Net Neutrality, One More Time

After being off the front burner for a while the issue of ‘Net Neutrality has once again been placed front and center. Not much has changed since the last time the issue was on the table; the same arguments are being implemented and the same examples are being forwarded. Net Neutrality is not a cut-and-dry if-then issue, and unfortunately parties on both sides are doing more to muddy the waters than to offer the clarity which is needed.

Advocates of Net Neutrality contend that without some amount of government involvement the Internet, the bastion of free information and expression, will be usurped by the telecoms and ISPs. The owners of the pipes will become gatekeepers, pushing content they own or from companies willing (or forced) to pay the price. In this scenario free access to the Internet’s contents will be constricted and the innovation which created the Internet and which has kept it viable will diminish. Those in favor of Net Neutrality are asking the government to keep the telecoms and ISPs in check.

Opponents of Net Neutrality contend that they have spent fortunes building out their networks and must be given the opportunity to recoup these costs, if need be from content providers utilizing the networks or from heavy users whose large file transfers can choke the network. As both the number of users and the size of files moving on the Internet grow, the need to regulate traffic and expand network infrastructure will only increase. Government interference will result in financial hardships for the providers and networks which clog or crash on the users.

Though some try to paint it as such, Net Neutrality is not a David (Internet users) against Goliath (the Telcos and ISPs) scenario. Both sides of the issue have large corporations and regular users in their stables. The heavy hitters lobbying against Net Neutrality include telecom companies AT&T and Verizon, the ISP Comcast, and the International Association for the Wireless Telecommunications Industry (CTIA). Swinging from the other side of the fence are Google, Yahoo!, eBay, and as well as the ACLU. Opponents and proponents also make use of coalitions with names such as, Open Internet Coalition, Progress and Freedom Foundation, and Hands Off the Internet.

Now, due largely to recent developments, all the rhetoric is back on the table.

A few months back Comcast confessed, after some denial, to slowing (or altogether blocking) some of the traffic on their network. Comcast defends itself by saying that its actions were necessary to maintain quality of service for their customers. (It was not the quality of service of those who paid for unlimited bandwidth they were thinking of.) It was not blocking traffic, but managing its network. The company still denies targeting specific types of files or applications (such as BitTorrent). Until the Comcast activity came to light ISPs blocking content was more or less a hypothetical situation, now Net Neutrality advocates are pointing to Comcast as proof of their argument. One advocate now taking action is Representative Ed Markey, a Democrat from Massachusetts.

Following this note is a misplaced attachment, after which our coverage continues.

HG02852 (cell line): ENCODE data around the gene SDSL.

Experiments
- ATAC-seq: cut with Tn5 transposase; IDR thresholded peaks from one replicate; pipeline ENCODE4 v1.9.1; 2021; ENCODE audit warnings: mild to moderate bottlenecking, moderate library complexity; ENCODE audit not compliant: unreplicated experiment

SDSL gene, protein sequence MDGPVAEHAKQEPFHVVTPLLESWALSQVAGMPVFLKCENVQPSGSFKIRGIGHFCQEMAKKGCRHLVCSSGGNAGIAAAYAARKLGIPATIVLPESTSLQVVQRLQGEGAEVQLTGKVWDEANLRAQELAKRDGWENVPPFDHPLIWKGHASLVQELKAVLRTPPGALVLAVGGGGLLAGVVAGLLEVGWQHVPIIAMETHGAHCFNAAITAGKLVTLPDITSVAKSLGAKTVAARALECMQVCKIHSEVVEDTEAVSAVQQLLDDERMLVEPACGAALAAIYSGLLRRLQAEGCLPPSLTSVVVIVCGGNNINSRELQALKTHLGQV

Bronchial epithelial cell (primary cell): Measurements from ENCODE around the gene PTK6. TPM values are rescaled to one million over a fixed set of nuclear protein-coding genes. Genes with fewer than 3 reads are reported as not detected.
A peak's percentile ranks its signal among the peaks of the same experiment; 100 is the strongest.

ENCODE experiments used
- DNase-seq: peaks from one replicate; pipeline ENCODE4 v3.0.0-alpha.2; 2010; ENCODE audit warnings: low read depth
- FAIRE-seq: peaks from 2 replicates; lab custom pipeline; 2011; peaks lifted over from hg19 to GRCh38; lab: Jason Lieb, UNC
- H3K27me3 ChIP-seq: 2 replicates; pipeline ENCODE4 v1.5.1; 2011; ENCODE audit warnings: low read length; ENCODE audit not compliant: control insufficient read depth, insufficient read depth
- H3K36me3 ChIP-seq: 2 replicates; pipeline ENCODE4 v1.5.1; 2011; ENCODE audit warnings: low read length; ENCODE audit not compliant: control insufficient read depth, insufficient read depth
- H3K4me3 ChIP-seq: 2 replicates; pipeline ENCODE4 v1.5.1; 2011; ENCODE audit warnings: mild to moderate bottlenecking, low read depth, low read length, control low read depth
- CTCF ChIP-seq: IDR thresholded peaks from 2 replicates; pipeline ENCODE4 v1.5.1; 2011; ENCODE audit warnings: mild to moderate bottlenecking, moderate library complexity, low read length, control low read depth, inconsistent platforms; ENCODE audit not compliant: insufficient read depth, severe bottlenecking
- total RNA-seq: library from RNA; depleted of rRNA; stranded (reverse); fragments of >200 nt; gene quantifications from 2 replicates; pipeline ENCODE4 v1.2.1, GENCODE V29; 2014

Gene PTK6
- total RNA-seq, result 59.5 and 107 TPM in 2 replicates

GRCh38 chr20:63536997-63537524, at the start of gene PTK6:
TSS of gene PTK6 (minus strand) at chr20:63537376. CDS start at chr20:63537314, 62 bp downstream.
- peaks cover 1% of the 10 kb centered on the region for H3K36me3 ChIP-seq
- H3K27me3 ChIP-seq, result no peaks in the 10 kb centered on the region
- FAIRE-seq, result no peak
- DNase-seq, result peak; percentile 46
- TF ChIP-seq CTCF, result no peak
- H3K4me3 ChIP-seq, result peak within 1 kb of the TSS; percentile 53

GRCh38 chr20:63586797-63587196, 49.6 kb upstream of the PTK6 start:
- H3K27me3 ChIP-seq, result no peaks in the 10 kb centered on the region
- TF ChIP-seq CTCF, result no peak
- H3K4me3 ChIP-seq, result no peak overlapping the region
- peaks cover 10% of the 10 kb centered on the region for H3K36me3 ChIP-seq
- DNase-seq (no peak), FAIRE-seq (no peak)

Two years ago, as ranking minority member on the House Subcommittee on Telecommunications, Markey added Net Neutrality amendments to a telecom bill going before Congress. The amendments, and the bill to which they were attached, failed to gain approval. Now, as chairman of the Telecommunications and Internet subcommittee, Markey is making good on his promise to propose the issue once again. On February 13, Markey put forward a bill (the Internet Freedom Preservation Act) which would, “amend the Communications Act of 1934 to ensure net neutrality.”

In a somewhat interesting twist, the bill is co-sponsored by Chip Pickering, a Republican from Mississippi, one of Markey’s opponents the last time he proposed similar legislation. This has lead some, such as Roy Mark of eWeek, to suggest that the bill, rather than making use of the increased power of its sponsor, is being proposed as ‘Net Neutrality Lite’. To this Alex Winogradoff, a Research VP at Gartner adds, “While Markey’s objective is laudable, the likely result, were this act to be approved, would have the opposite effect – dampening and restricting the freedom of the Internet.”

As the battle over the streaming superhighway of the broadband pipes continues, confusion still reins.

Further Reading:


More information, resources, and access to up-to-date news is available in the Net Neutrality section of Northern Light’s Market Intelligence Wiki.


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